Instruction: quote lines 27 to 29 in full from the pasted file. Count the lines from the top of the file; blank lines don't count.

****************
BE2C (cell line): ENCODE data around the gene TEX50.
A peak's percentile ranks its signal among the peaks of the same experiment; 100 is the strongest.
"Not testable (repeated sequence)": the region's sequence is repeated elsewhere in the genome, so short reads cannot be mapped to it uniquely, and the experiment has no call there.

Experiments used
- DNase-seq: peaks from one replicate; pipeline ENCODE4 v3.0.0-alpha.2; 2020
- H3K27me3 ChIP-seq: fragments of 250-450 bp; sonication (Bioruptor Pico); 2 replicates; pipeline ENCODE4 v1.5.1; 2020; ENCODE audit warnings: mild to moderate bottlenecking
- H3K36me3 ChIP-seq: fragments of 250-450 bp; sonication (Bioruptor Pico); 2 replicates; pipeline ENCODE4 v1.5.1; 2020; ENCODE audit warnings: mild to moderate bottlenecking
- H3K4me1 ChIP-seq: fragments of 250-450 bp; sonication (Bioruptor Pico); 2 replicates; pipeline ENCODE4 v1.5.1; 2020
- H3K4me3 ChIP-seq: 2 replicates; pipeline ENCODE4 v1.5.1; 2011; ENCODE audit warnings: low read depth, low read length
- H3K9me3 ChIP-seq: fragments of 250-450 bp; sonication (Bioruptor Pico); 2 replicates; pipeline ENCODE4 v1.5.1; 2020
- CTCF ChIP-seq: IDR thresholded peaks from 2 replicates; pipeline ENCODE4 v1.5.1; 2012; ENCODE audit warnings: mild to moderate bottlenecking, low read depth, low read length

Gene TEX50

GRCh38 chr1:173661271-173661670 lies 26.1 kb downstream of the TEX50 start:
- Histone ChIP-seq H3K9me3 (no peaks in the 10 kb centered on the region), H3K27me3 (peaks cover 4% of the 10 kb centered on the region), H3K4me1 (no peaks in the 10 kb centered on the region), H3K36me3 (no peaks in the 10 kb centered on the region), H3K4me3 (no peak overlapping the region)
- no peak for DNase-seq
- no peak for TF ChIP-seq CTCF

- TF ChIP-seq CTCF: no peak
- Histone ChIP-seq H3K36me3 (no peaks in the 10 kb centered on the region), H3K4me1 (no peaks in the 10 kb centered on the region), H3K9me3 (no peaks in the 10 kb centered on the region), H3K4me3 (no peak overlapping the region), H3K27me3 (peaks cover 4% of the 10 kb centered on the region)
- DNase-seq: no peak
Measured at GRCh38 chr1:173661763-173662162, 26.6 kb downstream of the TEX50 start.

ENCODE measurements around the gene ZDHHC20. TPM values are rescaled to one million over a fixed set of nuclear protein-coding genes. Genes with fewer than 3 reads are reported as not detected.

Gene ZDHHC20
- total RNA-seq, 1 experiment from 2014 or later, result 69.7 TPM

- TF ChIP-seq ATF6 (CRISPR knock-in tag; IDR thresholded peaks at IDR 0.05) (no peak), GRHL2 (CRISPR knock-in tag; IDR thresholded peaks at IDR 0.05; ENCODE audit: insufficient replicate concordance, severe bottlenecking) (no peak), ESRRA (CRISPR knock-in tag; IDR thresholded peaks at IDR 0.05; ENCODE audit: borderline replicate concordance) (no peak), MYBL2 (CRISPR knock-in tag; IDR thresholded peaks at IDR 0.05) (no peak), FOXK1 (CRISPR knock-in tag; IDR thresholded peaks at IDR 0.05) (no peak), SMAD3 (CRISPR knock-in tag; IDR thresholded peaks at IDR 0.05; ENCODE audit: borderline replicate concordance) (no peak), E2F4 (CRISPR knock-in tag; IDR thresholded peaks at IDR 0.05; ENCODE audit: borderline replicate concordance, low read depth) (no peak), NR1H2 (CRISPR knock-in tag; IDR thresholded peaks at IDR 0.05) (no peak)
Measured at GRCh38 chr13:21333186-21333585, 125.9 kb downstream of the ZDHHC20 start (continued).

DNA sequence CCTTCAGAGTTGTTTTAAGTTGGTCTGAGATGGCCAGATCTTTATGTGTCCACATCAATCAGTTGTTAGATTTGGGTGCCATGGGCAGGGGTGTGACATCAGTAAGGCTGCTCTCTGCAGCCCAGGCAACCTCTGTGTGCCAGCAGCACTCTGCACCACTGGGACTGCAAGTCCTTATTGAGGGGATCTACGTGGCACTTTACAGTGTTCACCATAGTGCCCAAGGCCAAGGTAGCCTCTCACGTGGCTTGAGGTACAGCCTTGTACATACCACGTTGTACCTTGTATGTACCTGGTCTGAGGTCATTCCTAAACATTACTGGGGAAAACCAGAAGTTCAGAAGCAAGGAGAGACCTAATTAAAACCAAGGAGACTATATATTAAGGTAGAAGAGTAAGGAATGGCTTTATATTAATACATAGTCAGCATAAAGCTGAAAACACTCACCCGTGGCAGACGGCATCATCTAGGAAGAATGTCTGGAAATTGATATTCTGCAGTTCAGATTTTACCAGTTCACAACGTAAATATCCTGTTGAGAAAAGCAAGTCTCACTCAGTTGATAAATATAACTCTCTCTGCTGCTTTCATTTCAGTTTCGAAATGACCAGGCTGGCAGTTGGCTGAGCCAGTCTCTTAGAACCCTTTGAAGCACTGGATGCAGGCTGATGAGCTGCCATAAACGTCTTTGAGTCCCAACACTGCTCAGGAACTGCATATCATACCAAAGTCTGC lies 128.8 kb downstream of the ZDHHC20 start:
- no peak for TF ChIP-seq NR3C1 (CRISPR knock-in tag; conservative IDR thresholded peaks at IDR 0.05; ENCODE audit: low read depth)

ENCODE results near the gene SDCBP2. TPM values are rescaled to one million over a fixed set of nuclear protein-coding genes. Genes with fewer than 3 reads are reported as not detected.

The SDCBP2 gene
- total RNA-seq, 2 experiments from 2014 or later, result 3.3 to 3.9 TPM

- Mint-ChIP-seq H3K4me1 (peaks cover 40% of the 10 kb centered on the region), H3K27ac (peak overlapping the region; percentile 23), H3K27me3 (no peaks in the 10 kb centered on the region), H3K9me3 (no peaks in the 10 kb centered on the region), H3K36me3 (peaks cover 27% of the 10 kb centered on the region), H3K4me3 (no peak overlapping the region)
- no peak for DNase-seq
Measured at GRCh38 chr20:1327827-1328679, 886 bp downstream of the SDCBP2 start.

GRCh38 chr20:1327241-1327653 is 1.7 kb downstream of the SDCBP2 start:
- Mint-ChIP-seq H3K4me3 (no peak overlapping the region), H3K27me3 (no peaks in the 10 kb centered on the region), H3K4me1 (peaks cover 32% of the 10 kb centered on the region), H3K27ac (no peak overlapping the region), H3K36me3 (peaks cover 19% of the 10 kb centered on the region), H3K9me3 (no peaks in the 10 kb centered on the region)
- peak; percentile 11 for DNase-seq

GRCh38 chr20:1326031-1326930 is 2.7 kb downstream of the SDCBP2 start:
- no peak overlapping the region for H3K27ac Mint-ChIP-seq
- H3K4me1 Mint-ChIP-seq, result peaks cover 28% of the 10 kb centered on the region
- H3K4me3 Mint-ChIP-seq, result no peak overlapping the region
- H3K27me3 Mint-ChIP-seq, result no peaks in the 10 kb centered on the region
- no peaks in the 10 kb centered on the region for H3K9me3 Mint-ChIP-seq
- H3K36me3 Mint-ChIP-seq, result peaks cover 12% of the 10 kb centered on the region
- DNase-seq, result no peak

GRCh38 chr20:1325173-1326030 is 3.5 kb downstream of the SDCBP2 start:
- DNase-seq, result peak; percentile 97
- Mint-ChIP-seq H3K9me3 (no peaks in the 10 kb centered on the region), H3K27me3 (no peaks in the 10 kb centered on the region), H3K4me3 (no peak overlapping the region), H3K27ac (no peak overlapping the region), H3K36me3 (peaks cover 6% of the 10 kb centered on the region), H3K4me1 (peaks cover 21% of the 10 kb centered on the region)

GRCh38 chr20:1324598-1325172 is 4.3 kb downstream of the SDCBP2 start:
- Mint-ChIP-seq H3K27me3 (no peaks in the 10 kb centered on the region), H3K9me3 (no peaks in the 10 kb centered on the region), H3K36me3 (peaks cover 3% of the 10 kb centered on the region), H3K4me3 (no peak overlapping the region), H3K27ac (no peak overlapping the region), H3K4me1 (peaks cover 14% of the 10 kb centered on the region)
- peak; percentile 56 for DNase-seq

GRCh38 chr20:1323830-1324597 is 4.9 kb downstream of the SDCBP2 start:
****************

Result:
- no peak for TF ChIP-seq NR3C1 (CRISPR knock-in tag; conservative IDR thresholded peaks at IDR 0.05; ENCODE audit: low read depth)

ENCODE results near the gene SDCBP2. TPM values are rescaled to one million over a fixed set of nuclear protein-coding genes. Genes with fewer than 3 reads are reported as not detected.

The SDCBP2 gene